Barcode Scanners Used by Amazon to Manage Distribution Center Operations

Meagan Douglas
Wed, Nov 7, 2012


An article in the Edinburgh, Scotland, newspaper the Edinburgh Evening News discussed the importance of barcode scanners for Amazon’s holiday delivery operations.

Click here to learn how by using handheld computers such as barcode scanners, smartphones and tablets, mobile workers can access critical information and update enterprise systems in the warehouse and in the field.

The article focused on an Amazon distribution warehouse, which covers an area of 1 million square feet. The article noted that around 100 delivery trucks drop off a variety of items at the 22 docking bays where items are checked and sorted. Products are sorted into totes and bins, each of which contains a barcode that is scanned by workers at the facility. The barcode reader makes finding the location of each object, and fulfilling each order, easier for the company. With a warehouse arrangement that can look random to the untrained eye, the article noted that handheld scanners are used to guide collectors to the location of products. The wireless scanners are an integral part of Amazon’s stock-keeping system and part of the reason why Amazon has grown to be the world’s largest online store.

A recent Proteus survey highlighted how companies beyond the retail market are turning to new technological innovations to better meet customer needs. Field Technologies Online reported on the survey of 100 managers and directors of businesses across a variety of industries including communications, utilities, trade and waste management, which found that 72 percent had upgraded their workforce technology in the previous year and 43 percent planned to upgrade in the future. In addition, workforce productivity and customer service were found to be high on list of priorities for business managers across different industries.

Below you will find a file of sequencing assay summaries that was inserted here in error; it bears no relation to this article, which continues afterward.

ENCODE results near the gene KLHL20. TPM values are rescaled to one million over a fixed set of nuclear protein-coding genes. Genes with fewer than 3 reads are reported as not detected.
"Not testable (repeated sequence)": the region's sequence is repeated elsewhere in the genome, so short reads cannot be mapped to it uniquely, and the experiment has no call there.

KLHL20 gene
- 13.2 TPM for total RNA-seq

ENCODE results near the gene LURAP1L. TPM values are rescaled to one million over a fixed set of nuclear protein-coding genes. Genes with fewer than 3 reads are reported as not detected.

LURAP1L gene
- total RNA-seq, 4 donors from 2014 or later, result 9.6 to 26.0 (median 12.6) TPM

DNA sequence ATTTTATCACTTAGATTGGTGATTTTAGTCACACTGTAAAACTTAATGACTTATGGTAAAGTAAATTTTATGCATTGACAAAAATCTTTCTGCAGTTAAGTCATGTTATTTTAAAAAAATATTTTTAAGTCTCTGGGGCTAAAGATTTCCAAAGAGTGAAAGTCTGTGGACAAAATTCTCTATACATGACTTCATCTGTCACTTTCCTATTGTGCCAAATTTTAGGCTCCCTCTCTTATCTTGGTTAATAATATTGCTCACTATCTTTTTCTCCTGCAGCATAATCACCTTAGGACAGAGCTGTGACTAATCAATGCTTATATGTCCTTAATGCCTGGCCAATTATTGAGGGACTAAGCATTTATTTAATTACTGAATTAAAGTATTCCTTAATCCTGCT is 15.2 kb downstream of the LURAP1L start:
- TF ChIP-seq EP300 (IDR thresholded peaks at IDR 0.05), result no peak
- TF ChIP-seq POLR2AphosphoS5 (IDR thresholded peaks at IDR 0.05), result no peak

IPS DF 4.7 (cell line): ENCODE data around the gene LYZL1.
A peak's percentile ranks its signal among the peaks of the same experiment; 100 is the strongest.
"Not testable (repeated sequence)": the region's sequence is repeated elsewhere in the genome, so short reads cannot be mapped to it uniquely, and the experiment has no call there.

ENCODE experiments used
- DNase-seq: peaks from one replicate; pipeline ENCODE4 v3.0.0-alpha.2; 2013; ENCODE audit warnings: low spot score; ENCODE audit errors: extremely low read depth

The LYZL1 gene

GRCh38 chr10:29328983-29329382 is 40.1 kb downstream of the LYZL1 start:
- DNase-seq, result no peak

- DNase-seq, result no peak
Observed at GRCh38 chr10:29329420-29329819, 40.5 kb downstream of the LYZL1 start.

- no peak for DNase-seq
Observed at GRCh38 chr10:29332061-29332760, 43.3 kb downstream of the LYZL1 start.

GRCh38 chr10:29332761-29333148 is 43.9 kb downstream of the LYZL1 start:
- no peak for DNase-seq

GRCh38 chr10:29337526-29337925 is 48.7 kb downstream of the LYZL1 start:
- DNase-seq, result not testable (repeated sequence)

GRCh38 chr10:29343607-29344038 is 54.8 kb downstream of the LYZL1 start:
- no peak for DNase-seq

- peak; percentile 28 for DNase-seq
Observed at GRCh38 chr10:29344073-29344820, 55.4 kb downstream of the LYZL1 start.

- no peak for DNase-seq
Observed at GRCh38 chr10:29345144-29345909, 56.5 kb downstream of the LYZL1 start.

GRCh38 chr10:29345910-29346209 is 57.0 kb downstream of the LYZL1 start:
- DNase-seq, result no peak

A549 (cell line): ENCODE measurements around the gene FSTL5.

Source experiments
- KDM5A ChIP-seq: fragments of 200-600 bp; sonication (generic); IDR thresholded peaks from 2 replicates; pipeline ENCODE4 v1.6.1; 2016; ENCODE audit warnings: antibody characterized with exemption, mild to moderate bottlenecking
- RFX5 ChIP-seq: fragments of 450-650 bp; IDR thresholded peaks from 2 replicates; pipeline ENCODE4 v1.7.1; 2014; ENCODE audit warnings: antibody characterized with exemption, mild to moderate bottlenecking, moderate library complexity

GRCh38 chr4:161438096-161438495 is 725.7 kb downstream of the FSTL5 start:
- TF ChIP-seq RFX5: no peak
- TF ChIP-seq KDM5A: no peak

As made clear by Amazon, the incorporation of technology such as barcode scanners can not only help businesses to meet customer service needs by giving users a better sense of their inventory, but can also increase workforce productivity by reducing the time it takes pickers to find products in a vast distribution center.

OS Systems are Changing

Depending on the exact OS and version, Microsoft will discontinue support sometime between 2018 and 2020. Organizations forced to migrate off legacy Windows mobile operating systems and onto Android and iOS operating systems may have to spend hundreds of thousands or even millions of dollars in new hardware and software. Developing mobile apps that only run on one of the mobile operating systems locks the enterprise into that platform — a very expensive mistake if you bet on the wrong OS.

Instead of losing sleep over which enterprise mobile OS will rule the day, IT executives should seek to develop apps that will run on any device, regardless of platform. With mobility evolving at such a rapid pace, it’s possible — if not probable — that your organization will want to use different devices and/or a different OS for part of your business processes in the future.  Read more in our free white paper: 

Avoiding the Million Dollar Mobile OS Migration Mistake White Paper

Read More about inventory scanners and compatible hardware for asset management systems: 

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